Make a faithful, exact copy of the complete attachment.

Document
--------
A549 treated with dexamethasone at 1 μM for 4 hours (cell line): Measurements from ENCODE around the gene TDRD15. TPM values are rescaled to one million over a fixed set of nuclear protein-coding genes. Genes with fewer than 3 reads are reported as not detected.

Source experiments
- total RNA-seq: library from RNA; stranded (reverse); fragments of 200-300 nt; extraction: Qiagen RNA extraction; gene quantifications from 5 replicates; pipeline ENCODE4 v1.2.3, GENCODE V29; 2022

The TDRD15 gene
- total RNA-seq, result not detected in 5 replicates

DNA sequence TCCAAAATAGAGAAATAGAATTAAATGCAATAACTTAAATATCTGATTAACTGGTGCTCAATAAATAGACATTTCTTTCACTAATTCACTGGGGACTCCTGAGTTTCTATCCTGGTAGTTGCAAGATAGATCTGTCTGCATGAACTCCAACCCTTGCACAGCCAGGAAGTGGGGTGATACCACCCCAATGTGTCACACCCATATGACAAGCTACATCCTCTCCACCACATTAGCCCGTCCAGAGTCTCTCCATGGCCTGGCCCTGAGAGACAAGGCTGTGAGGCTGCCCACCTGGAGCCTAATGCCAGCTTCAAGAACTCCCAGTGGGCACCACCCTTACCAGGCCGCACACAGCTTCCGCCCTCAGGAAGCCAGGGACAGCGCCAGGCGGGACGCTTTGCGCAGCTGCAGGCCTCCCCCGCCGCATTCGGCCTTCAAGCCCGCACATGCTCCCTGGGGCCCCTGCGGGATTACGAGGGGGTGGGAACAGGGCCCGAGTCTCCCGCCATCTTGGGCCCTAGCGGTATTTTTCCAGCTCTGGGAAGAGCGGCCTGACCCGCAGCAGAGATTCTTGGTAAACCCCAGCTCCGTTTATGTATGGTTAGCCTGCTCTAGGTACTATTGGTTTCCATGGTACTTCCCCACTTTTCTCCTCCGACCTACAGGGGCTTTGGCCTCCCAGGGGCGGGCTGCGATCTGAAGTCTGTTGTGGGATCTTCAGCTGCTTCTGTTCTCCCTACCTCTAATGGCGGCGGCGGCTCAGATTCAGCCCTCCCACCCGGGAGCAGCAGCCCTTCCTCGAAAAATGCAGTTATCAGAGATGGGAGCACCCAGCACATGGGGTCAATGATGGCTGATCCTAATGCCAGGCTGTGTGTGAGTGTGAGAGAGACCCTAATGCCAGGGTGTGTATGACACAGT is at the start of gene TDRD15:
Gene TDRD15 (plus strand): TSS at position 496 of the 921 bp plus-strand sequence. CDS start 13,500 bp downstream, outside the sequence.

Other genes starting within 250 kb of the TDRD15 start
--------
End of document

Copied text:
A549 treated with dexamethasone at 1 μM for 4 hours (cell line): Measurements from ENCODE around the gene TDRD15. TPM values are rescaled to one million over a fixed set of nuclear protein-coding genes. Genes with fewer than 3 reads are reported as not detected.

Source experiments
- total RNA-seq: library from RNA; stranded (reverse); fragments of 200-300 nt; extraction: Qiagen RNA extraction; gene quantifications from 5 replicates; pipeline ENCODE4 v1.2.3, GENCODE V29; 2022

The TDRD15 gene
- total RNA-seq, result not detected in 5 replicates

DNA sequence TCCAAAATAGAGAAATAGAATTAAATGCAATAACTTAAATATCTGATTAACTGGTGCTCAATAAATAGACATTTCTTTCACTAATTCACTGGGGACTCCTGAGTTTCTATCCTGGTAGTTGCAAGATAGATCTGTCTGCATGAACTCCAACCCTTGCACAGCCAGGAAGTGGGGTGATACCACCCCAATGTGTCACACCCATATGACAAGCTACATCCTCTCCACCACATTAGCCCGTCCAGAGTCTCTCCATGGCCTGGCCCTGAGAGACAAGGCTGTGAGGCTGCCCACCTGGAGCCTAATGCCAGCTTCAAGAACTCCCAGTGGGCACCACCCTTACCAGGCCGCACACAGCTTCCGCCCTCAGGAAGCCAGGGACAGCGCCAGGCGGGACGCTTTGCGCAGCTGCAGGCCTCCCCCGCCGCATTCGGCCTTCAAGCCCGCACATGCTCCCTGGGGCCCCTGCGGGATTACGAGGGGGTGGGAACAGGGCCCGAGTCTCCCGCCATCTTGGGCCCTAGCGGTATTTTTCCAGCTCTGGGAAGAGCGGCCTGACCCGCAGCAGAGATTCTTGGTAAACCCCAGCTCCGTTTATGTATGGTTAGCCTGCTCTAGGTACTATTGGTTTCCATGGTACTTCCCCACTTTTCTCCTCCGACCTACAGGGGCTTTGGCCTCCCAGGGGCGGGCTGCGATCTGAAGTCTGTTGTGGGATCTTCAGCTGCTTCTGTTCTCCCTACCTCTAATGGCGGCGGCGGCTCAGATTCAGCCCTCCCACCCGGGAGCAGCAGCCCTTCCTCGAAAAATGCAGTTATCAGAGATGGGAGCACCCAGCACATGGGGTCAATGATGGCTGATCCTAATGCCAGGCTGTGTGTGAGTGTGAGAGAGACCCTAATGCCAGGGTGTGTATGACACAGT is at the start of gene TDRD15:
Gene TDRD15 (plus strand): TSS at position 496 of the 921 bp plus-strand sequence. CDS start 13,500 bp downstream, outside the sequence.

Other genes starting within 250 kb of the TDRD15 start